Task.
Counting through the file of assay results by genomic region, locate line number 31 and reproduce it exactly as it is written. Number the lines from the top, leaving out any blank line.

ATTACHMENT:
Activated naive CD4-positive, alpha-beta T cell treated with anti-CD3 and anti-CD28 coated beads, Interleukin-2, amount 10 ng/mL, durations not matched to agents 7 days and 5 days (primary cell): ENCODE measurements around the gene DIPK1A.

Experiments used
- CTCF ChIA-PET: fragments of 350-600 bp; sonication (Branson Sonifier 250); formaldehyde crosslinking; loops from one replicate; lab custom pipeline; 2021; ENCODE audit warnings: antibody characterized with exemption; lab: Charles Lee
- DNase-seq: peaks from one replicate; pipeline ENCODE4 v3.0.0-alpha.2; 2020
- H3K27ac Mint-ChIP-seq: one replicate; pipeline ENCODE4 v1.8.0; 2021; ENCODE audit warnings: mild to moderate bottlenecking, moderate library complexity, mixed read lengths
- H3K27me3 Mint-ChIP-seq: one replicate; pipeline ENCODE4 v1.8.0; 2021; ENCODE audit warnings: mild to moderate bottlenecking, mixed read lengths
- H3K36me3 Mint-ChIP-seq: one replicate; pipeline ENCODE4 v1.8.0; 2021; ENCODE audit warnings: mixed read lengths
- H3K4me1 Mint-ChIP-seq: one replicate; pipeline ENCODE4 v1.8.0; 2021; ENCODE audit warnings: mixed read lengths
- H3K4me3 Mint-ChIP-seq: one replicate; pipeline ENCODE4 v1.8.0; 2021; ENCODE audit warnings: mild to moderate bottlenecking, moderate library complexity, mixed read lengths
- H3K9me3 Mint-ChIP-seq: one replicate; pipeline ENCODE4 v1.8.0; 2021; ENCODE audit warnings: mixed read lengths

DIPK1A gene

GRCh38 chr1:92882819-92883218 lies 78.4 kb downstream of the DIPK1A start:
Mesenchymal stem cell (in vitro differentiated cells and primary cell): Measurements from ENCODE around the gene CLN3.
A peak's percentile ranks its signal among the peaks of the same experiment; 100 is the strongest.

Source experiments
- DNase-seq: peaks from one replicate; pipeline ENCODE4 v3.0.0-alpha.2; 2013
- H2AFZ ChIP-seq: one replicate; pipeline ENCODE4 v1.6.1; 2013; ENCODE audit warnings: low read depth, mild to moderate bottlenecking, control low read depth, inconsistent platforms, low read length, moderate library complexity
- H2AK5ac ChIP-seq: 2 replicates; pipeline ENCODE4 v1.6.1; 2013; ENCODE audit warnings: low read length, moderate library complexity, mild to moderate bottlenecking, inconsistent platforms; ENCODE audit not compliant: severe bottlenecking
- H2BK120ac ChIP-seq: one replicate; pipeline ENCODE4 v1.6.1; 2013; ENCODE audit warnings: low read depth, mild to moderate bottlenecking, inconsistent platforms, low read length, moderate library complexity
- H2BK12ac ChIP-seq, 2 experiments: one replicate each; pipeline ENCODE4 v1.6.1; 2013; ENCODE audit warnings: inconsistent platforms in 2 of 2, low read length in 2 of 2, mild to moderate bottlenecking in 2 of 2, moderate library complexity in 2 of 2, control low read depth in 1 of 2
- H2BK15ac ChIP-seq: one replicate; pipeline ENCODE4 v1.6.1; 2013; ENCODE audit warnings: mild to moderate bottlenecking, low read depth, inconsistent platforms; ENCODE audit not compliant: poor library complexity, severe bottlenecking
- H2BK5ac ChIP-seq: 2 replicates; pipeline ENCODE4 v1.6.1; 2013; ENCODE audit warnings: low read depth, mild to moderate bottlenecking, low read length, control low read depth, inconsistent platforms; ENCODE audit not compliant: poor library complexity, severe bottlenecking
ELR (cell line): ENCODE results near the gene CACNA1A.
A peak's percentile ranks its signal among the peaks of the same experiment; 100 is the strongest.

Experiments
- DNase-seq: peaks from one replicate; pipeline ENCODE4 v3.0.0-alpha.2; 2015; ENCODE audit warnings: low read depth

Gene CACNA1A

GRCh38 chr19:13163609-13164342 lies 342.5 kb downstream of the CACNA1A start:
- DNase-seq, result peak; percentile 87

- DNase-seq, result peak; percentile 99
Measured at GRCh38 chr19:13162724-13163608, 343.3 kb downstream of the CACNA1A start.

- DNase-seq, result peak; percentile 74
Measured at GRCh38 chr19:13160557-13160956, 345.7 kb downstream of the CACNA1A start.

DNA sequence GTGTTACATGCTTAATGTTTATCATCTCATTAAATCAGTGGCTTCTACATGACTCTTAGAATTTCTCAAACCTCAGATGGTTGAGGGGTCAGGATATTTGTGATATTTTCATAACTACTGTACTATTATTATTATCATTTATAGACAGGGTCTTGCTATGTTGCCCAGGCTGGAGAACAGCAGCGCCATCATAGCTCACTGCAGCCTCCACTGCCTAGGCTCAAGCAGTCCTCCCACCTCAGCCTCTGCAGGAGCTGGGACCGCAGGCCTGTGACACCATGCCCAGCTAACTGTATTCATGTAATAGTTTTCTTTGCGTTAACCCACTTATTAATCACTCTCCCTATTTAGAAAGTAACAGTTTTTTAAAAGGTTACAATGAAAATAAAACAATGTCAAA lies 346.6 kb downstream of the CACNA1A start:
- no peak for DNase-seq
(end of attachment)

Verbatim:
Measured at GRCh38 chr19:13162724-13163608, 343.3 kb downstream of the CACNA1A start.